I always look forward to my articles coming out in the NoveList Newsletter. Kathy Stewart is a thoughtful insightful editor and I love to read the take of all her contributors. I also love how they format my work…witness the article I wrote below!
Adult readers may give authors the benefit of the doubt, waiting out slow starts and overlooking overwritten sections. Younger readers? Not so much. They demand unique characters, plots that move quickly, dialogue that’s authentic, imagery that’s spot on and stories that linger after the covers close. Reluctant readers are even harsher critics. A writer who pleases them is remarkable indeed. Below find facets and examples of choices that will keep more reticent readers rapt.
“Hook You” Beginnings
Slow starts are deadly for reluctant readers. In contrast, a book that begins with a dramatic scene is sure to grab them. The best books follow through on the initial promise.
Take for example, Matt de la Peña’s The Living (Delacorte, 2013, ages 13 and up). It opens as Shy Espinoza, an employee of a cruise line headed to Hawaii, has a strange conversation with a passenger. As Shy wonders about the passenger’s “aggressive comb-over,” the man climbs over the deck railing and, despite Shy’s efforts to stop and save him, the man drowns. A slew of dramatic plots and subplots follow. On the next cruise, Shy is spied on by a mysterious man, and the family he’s working to support catches a deadly virus. How could things get worse? How about a tsunami that sinks the ship? The book gains even more steam as it combines mystery, adventure, and suspense. The hero’s feelings are so genuine, his actions so believable, that the book is not a conglomeration of wild events, but a thrilling journey.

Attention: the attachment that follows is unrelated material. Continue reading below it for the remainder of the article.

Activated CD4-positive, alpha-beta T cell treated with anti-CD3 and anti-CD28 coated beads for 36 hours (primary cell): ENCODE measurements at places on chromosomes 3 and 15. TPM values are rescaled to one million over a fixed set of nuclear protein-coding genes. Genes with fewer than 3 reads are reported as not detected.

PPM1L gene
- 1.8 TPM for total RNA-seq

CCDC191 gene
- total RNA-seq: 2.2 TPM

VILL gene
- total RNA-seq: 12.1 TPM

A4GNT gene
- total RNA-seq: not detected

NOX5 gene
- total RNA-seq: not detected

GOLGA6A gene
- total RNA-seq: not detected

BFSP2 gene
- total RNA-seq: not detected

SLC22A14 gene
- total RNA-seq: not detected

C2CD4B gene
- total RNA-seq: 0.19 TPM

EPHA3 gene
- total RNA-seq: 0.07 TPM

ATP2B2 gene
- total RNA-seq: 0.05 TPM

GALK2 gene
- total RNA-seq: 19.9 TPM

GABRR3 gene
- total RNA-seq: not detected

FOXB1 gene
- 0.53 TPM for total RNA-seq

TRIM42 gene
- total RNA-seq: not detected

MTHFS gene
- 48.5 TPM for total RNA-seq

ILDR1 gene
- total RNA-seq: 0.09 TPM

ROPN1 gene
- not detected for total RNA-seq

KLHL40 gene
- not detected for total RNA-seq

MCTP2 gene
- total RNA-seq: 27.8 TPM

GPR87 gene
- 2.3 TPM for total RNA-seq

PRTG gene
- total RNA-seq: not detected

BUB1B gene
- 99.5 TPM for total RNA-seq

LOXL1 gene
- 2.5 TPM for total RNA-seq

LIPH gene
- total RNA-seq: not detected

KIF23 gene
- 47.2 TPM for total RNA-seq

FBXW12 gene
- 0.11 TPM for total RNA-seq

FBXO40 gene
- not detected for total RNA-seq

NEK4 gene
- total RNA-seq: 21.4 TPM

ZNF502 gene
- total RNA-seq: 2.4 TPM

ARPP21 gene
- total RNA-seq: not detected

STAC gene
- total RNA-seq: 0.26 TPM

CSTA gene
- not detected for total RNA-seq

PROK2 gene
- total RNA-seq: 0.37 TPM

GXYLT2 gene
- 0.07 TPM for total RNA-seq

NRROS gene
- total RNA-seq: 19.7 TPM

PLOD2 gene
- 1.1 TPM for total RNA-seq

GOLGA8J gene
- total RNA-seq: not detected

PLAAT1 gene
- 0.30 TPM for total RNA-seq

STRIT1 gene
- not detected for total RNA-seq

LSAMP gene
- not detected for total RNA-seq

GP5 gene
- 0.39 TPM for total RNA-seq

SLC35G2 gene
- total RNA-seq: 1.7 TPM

Suspense and Tension
There’s nothing that propels readers through a book faster than tension and one of the leading causes of that is suspense.
Marcus Sedgwick’s She is Not Invisible (Roaring Brook, 2014, ages 12 and up) is tense from the start as 16-old Laureth Peak kidnaps her seven-old-brother Benjamin. This act is based on necessity. Laureth is blind and needs her sighted brother to help her find her missing father. Her mother doesn’t seem concerned about his absence, but Laureth’s upset grows when she’s sent emails by someone who has located her father’s “black book” somewhere in New York and the scanned pages Benjamin reads aloud make her worry about his state of mind as well as his whereabouts. Ongoing mysteries, fast pacing and a plethora of problems make this a gripping read from beginning to end. It’s not just a superficial chase; there are questions about prejudice, disability, and the nature of caring.